This weekend, the Digital Media Center is hosting New Forms/New Paths, a three-part series exploring new directions and new technologies emerging in the electronic music scene in Baltimore.
First on offer is a concert this Friday, March 3rd, at the Mattin Center, featuring the two co-founders of TECHNE, Bonnie Jones and Suzanne Thorpe, as well as percussionist Sarah Hennies, and local musical trio, Mind Over Matter, Music Over Mind. This showcase is the first of its kind on campus, bringing new forms of electronic sound to Hopkins. Scheduled performances are listed as dabbling in “experimental jazz, improvisation, circuit bent electronics, avant-classical composition, and virtuoso instrumental skills.”
WJHU got the chance to interview Bonnie Jones, who comes from a poetry and performance art background and has been enmeshed in the Baltimore electronic scene since the 90’s. She helped found TECHNE in 2010. Ever since, the national arts education organization has worked to bring together technology, music, and art to help make electronic music more accessible to marginalized groups. Their hands-on workshops focus on teaching young women—often in high school—DIY electronics.
We spoke to the artist and educator about the evolving music and arts scene in Charm City and how her work at TECHNE can address a dire community and industry need for diversity:
WJHU: There’s been such a rise in popular festivals, an opening up of apps, and online access to electronic music. We wanted to get your opinion – has it been a good thing for electronic music to become so mainstream, or is there something that people are missing out on that’s in the underground still?
Bonnie: My general take on creative practices in any medium is that there will always be an underground scene and there will always be a mainstream, more accessible scene that people are consuming. What this means to me, is that the underground will always stay dynamic and lively no matter what changes in technology accessibility occur. As far as technology tools becoming more accessible, I think that’s a positive contribution to the experimentation and development of new musical ideas.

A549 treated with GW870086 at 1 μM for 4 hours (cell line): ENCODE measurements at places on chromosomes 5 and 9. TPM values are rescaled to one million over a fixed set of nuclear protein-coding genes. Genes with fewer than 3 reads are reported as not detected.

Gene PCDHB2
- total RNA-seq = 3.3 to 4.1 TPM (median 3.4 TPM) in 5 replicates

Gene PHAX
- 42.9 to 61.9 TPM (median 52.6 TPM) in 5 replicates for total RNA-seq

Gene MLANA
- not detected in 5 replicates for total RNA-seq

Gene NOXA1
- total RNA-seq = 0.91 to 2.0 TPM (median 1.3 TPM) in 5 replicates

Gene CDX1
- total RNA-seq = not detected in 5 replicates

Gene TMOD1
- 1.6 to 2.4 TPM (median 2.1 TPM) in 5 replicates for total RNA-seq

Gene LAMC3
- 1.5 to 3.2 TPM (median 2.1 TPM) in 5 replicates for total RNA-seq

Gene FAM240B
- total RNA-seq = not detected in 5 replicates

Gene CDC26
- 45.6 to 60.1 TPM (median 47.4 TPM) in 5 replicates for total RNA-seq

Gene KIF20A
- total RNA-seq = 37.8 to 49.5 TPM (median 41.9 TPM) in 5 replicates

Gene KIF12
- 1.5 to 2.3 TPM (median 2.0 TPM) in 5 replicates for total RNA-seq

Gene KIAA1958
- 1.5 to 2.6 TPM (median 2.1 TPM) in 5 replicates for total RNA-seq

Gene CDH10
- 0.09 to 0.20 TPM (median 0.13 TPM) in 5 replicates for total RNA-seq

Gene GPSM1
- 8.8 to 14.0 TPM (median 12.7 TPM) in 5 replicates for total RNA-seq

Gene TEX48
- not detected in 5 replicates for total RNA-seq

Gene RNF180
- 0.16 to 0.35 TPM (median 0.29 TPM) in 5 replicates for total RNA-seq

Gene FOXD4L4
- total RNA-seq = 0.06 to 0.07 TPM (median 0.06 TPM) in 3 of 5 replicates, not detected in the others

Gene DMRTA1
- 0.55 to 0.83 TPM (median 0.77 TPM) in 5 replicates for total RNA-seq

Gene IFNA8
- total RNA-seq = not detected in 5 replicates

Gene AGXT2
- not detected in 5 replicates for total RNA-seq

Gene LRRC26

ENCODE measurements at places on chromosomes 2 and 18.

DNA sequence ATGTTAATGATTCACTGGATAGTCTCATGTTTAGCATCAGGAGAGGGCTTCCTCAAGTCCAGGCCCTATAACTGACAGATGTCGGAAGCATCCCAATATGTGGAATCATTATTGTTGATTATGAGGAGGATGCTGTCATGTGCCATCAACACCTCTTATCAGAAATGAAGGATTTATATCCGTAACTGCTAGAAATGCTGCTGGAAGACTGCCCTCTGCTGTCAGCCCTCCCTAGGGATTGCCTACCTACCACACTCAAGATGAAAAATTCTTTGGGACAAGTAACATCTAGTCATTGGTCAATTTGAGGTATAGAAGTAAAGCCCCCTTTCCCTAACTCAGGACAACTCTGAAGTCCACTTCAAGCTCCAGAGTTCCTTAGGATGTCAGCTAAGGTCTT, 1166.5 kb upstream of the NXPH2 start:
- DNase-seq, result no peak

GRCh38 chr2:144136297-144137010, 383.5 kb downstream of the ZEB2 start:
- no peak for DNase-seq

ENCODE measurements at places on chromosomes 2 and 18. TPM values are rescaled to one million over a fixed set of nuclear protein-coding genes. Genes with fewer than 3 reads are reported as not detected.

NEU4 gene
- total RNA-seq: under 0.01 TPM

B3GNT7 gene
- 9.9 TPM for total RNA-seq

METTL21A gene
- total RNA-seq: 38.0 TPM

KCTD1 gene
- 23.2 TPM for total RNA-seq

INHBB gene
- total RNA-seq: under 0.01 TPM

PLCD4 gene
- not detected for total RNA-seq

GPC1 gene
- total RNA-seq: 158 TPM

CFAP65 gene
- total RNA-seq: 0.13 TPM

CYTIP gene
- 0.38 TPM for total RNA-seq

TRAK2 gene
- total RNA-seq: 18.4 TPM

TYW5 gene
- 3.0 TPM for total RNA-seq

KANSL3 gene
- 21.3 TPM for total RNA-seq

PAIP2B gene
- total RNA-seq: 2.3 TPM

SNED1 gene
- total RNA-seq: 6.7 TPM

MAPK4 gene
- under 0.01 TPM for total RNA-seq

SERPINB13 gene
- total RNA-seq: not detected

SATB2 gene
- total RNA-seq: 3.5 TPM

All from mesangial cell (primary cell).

However, at the end of the day, one of the things that’s interesting about making electronic music or any art for that matter, is that it’s rarely about the tool. Technology changes all the time, it’s inevitable. Making electronic music has to do with being able to develop your own voice, ideas, and understanding what you want to express, and then going out and finding whatever tools you need to accomplish your vision.
The tools don’t make the art, they only serve the art you want to make.
WJHU: We’re wondering if these new tools and the ease of access is lowering the barrier to entry for women and people of color – can we solve these social issues because of the changing technology?
BONNIE: A lot of time accessibility of tools is just one part of the reason why more young women don’t go into STEM, or STEAM (science, technology, art and math) fields. The tools are out there in a lot of different ways right now—young people can go get a degree in whatever they want when they enter college, they can get involved in whatever kinds of classes their high school, after-school program, or community arts center are offering.
However, I think there is a social determinant that might lead these young girls to believe that they can’t do those types of things, or that making electronic music or instruments is not for them. Part of that is due to how we teach technology and the lack of role models out there. What TECHNE wants to do is focus on changing these young girls’ minds. Some of that is showing them that all of this is really accessible and understandable – not just that they can download it or get to it—but that when we show them how to use it, there’s nothing mysterious about these tools or working with electronic music.
On Saturday, Bonnie and her TECHNE partner Suzanne Thorpe will host a DIY educational workshop, where participants learn how to make their own light controlled oscillator instrument. The event will be held from 1-4 pm at the DMC Makerspace. Visit this site to sign up: https://bookit.dmc.jhu.edu/.
To wrap-up the weekend, there will be a panel discussion on Sunday, March 4th, 2-4 p.m. The panel brings together an eclectic, powerhouse roster of artists, technologists, and musicians from the Baltimore and Washington D.C. area. Thomas Stanley Ph.D, Tara Rogers PhD., and Suzanne Thorpe and Bonnie Jones have all played a roll in breaking some of the glass boxes that exist in the form and sound of electronic music.
More info can be found at The DMC’s Facebook event.
Look out for an upcoming WJHU blog post with Bonnie Jones’ recommendations for the most exciting arts and electronic music spaces in the city!
By Thea Harvey-Brown, Jessica Moog
By Thea Harvey Brown on March 2, 2017, 6:02 p.m.